Friday, July 21, 2006


Dheer Singh Patel, a farmer in Madhya Pradesh, could not make money despite having a better harvest of Arhar dal this year because there was a glut in the market. Surendra Dhyani, a trader in wholesale grains market in Khari Baoli, Delhi, sold his stocks at much lower prices than last year, hoping he would buy fresh stock at further lower prices. To his dismay, the market went up instead of down, and so much so that he couldn’t afford to buy fresh stocks at such high prices. And Eluri Parvathi, an Andhra housewife, is testing out alternative food concoctions on her family because she can’t afford to prepare sambhar, as pulses are being sold at exorbitant prices between Rs.45 to Rs.60 per kg. It’s been said before, and tritely, we’ll say it again – devastated by poor returns and a mountain of debt, the Indian farmer is preferring suicide to a life of misery and penury.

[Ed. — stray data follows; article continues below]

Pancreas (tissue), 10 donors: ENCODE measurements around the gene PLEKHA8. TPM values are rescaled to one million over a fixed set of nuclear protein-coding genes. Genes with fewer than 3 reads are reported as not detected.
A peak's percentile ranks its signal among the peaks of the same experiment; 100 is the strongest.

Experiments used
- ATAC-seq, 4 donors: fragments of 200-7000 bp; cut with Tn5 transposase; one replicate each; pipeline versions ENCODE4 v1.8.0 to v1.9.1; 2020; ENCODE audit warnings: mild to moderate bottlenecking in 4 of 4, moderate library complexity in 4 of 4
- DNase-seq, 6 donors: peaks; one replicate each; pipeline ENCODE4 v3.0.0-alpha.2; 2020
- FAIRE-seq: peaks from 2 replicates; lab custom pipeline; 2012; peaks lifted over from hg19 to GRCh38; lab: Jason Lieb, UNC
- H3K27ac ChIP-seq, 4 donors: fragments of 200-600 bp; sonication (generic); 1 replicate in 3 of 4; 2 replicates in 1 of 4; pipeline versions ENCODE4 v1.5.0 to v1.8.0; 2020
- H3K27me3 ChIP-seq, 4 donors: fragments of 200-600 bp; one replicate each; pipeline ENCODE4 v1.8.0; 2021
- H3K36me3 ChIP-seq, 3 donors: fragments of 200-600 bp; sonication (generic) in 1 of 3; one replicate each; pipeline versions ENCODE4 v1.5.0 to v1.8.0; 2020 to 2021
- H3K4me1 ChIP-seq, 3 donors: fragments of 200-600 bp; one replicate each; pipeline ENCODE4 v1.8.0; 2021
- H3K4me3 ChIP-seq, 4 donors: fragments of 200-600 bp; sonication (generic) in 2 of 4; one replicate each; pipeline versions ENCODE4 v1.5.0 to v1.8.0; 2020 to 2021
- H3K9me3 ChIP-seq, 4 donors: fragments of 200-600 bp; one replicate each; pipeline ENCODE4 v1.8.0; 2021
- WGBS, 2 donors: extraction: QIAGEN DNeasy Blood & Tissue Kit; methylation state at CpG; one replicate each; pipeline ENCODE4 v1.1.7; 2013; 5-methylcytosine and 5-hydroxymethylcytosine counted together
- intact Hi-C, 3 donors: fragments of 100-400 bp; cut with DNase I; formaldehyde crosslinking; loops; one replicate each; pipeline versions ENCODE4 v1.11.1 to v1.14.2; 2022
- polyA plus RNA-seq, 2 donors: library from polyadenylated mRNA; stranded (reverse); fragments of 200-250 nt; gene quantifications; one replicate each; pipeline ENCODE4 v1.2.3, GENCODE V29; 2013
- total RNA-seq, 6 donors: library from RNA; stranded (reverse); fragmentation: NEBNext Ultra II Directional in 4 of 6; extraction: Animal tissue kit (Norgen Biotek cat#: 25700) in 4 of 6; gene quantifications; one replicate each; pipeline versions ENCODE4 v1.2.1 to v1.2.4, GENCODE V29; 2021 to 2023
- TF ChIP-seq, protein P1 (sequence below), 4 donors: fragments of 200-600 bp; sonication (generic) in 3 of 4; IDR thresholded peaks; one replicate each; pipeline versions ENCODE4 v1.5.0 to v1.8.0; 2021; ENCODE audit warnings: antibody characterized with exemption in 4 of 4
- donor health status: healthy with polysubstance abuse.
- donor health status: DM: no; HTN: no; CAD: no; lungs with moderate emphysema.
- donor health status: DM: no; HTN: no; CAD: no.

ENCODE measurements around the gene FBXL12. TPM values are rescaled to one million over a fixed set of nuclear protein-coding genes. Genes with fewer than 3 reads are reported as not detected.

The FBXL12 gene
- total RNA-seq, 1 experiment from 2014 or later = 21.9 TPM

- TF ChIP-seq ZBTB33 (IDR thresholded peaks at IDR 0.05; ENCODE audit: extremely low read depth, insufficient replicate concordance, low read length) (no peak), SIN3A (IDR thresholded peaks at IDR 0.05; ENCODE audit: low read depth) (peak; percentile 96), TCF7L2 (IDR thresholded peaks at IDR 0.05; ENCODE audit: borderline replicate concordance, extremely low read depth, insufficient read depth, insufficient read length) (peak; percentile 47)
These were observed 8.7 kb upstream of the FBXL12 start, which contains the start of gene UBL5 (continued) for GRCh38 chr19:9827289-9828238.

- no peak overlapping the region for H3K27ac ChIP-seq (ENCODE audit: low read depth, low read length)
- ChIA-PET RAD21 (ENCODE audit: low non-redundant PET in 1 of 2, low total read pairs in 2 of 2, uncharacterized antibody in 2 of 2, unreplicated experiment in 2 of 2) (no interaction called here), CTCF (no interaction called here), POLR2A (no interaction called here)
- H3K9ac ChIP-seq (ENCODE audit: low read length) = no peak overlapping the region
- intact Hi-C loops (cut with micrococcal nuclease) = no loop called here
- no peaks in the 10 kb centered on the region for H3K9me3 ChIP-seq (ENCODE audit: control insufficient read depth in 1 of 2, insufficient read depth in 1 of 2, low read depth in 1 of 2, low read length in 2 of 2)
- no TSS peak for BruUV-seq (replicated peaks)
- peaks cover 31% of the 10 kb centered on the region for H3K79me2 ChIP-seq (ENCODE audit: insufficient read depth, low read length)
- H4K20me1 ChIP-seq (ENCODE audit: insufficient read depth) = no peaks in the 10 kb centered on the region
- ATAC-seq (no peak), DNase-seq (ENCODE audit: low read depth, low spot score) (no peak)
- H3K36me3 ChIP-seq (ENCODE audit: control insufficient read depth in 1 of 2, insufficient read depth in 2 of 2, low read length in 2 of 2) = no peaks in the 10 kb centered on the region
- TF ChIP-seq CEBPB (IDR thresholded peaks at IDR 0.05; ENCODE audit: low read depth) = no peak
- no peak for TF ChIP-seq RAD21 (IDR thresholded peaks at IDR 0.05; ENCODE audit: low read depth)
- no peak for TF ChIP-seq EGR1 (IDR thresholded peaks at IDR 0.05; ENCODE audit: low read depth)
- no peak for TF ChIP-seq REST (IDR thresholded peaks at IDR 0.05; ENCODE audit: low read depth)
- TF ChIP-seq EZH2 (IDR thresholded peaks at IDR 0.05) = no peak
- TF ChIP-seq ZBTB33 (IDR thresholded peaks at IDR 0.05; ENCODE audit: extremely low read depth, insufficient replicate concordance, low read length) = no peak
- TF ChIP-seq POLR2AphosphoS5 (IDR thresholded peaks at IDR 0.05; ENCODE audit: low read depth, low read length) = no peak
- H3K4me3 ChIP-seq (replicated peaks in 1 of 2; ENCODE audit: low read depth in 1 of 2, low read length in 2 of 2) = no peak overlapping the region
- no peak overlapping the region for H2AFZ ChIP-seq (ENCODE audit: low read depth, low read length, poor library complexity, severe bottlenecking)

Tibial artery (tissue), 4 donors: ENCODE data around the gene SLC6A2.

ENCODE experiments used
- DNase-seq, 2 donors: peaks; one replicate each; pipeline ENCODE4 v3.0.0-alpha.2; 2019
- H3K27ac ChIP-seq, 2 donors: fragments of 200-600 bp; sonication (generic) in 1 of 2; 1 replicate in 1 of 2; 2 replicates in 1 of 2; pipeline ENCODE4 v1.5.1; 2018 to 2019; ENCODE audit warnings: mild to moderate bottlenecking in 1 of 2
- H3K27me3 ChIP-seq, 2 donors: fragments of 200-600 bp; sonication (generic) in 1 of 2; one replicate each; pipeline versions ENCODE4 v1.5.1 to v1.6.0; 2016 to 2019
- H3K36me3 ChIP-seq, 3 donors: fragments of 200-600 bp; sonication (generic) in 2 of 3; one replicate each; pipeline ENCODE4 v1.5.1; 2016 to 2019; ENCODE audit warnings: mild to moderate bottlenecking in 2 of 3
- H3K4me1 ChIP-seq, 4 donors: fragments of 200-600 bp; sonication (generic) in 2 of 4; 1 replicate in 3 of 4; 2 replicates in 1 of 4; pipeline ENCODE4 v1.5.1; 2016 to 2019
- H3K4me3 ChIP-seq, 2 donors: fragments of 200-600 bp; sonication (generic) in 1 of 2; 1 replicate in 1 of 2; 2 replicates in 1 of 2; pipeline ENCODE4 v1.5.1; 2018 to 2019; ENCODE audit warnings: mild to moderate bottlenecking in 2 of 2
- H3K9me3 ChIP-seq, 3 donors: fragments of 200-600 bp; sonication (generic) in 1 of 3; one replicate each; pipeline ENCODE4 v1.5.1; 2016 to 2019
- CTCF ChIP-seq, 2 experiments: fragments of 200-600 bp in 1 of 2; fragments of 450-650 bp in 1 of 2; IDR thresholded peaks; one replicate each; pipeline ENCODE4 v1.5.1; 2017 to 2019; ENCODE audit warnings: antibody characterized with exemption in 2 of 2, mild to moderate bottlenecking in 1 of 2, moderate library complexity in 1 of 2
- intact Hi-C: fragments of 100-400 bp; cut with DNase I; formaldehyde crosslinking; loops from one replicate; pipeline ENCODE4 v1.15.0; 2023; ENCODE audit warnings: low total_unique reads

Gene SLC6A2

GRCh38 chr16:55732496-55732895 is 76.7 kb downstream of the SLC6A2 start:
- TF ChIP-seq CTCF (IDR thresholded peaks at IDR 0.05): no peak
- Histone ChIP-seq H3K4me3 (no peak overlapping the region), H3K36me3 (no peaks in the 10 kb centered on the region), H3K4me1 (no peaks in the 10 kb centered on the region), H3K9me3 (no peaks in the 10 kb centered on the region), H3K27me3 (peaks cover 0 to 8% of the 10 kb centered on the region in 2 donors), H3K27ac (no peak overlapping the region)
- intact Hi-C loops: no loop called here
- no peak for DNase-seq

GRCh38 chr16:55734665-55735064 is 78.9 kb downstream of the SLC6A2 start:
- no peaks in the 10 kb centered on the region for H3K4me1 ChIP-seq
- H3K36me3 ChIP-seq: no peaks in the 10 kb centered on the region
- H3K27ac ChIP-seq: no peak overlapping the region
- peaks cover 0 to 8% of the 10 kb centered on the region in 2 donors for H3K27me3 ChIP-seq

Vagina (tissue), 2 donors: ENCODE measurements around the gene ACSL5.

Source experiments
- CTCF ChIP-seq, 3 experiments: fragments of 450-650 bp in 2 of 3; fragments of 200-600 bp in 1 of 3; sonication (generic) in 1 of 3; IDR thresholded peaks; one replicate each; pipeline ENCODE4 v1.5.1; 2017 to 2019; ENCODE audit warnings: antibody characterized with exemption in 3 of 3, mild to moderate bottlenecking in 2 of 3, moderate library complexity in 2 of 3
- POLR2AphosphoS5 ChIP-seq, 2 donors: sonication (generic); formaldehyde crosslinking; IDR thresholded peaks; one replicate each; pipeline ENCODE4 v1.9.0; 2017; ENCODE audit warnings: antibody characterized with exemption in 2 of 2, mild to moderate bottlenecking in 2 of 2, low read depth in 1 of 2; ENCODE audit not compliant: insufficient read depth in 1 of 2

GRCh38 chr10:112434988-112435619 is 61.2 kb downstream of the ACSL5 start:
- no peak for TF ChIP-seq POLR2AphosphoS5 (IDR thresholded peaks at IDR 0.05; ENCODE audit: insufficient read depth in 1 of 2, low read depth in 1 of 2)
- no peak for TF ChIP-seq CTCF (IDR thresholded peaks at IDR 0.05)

For Complete IIPM - Article, Click on IIPM-Editorial Link

Source:- IIPM-Business and Economy,

No comments: